A "female plant" in Native American nomenclature is a plant that lies on the ground and takes its energy from Mother Earth. These plants are cooling plants. Typically used to cool the body, replace electrolytes and hydrate cells. My Curandera friend Estella from Cuernavaca, Mexico uses these plants to protect the children in the village. On hot days after a long afternoon of chasing Geckos and Gila monsters the kids are red faced, dehydrated, exhausted. They need water, electrolytes, including sodium, potassium and calcium and a dose of glucose. To remedy the emergency Estella splits open a melon and slices a big piece for each roughneck on the bench. Then the miracle of the "female plant" does her work. The children are cooled, their life protecting salts are replenished, ample glucose is assimilated to nourish the brain and body. The watery fruit thins the blood and improves circulation of nutrients and elimination of waste. All is calm. Mats are rolled on the ground and the next generation bed downs on the cool mantle of our marvelous planet. A night full of dragons and dinosaurs dance through their heads.
Other female plants include: honeydew melons, water melons, musk melons, cucumbers, squash, pumpkins and the like. Eat these plants in hot weather to prevent heat exhaustion and stroke.
Another "female plant" is the aromatic sweet grass (Hierochloe odorata (L.)). Sweet grass is used in the smudging and sweeping rituals of First People. The grass is collected, braided and dried. When a medicine person is called to the home to treat an illness she will sweep the sick person first with a "warrior plant", like sage. Sweeping is a motion over the ill personís body in the sign of the four directions, which looks like the sign of the cross. The "warrior plant" sage (Artemisia or Salvia species), has a strong fragrance that arouses and expels the evil spirits. With the bad spirits rejected, healing may proceed. Now the "female plant" sweet grass is swept over the body of the diseased person. The sweet odor invites the good spirits to enter the body and join in the effort to heal.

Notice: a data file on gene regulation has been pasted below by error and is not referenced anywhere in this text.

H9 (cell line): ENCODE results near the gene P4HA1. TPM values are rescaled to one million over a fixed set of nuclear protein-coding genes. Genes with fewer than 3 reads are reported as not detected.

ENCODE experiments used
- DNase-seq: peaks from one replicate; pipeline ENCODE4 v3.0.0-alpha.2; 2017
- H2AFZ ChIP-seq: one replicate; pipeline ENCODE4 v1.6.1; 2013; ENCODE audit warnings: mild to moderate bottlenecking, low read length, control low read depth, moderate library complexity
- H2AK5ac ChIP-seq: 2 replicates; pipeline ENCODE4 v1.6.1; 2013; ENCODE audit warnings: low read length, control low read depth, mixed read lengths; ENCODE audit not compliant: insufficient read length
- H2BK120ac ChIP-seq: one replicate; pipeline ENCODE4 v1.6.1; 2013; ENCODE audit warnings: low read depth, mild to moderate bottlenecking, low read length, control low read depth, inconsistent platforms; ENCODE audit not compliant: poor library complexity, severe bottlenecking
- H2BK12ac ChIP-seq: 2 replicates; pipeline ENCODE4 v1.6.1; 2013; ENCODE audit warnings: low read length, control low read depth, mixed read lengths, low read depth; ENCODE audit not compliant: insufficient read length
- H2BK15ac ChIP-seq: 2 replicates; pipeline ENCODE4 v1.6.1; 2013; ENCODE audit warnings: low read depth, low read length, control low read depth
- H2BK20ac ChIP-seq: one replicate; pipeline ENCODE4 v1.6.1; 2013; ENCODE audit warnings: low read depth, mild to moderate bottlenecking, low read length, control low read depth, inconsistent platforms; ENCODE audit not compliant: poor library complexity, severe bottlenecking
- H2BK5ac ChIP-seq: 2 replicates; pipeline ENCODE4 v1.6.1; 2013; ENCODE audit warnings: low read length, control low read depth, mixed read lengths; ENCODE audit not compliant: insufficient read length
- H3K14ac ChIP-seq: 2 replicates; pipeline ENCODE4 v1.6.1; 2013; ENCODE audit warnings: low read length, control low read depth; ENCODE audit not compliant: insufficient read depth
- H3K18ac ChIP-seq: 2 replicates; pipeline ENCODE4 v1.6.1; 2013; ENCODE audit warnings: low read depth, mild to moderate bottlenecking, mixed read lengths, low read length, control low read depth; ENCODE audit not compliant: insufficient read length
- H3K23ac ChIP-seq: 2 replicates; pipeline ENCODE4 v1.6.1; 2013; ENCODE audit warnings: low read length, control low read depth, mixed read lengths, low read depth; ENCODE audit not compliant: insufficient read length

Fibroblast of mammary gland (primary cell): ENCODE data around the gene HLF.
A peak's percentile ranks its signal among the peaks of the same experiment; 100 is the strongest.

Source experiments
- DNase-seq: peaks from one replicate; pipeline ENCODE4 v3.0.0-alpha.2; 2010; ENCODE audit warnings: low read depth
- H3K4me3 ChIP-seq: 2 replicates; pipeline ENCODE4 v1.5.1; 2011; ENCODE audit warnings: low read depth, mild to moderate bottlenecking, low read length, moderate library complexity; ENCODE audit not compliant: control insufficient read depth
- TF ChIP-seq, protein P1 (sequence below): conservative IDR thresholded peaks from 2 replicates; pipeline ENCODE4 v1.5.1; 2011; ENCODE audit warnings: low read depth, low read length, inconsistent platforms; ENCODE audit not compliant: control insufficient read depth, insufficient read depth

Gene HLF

Smudging may be used in lieu of or in conjunction with sweeping. Smudging is the burning of first a "warrior plant" then a "female plant" to assist the spiritual healing ritual. It may be used in the room like an incense, or the smoke may be swept over the participant in the sign of the four directions. This healing and cleansing ritual reminds me of the incense burning ritual used in some Christian faiths. We Westerners seem to have lost the significance of what we do.
Sweet grass, rue, sage and other plants like the "warrior plant" cedar (Thuja species) are used in the sweat lodge ceremony. Sweat lodge is the pouring of water over hot stones in a structure that contains the steam. Warrior plants and female plants are used in that order over the hot stones to purify and bless the participants in the sweat lodge. My daughter just returned from Cuernavaca and took part in a sweat lodge purification. The intense heat caused her to perspire profusely, the sweat moving toxins from her body through the skin. The purification can make you ill, queasy. Western science now advocates saunas, hot soaks and sweat lodge as a process to chelate poisons from the body. Intuitively, indigenous people have known this for centuries.
I apologize for this terse treatment of what are great spiritual traditions of Native Americans. We have video programs that go into more detail on sweeping, smudging, sweat lodge, Indios massage, Native American dance, as well as First People nutrition including plant medicine and first-aid. Whatís best that our on camera hosts are Native Americans, far better qualified than me to explain these wondrous spiritual events. Visit our web site for details.
If you would like some sweet grass for your garden go to I have a limited supply but will honor as many orders as my supply permits.
To learn more about Native American Medicine and see it performed go to our video: Native American Medicine.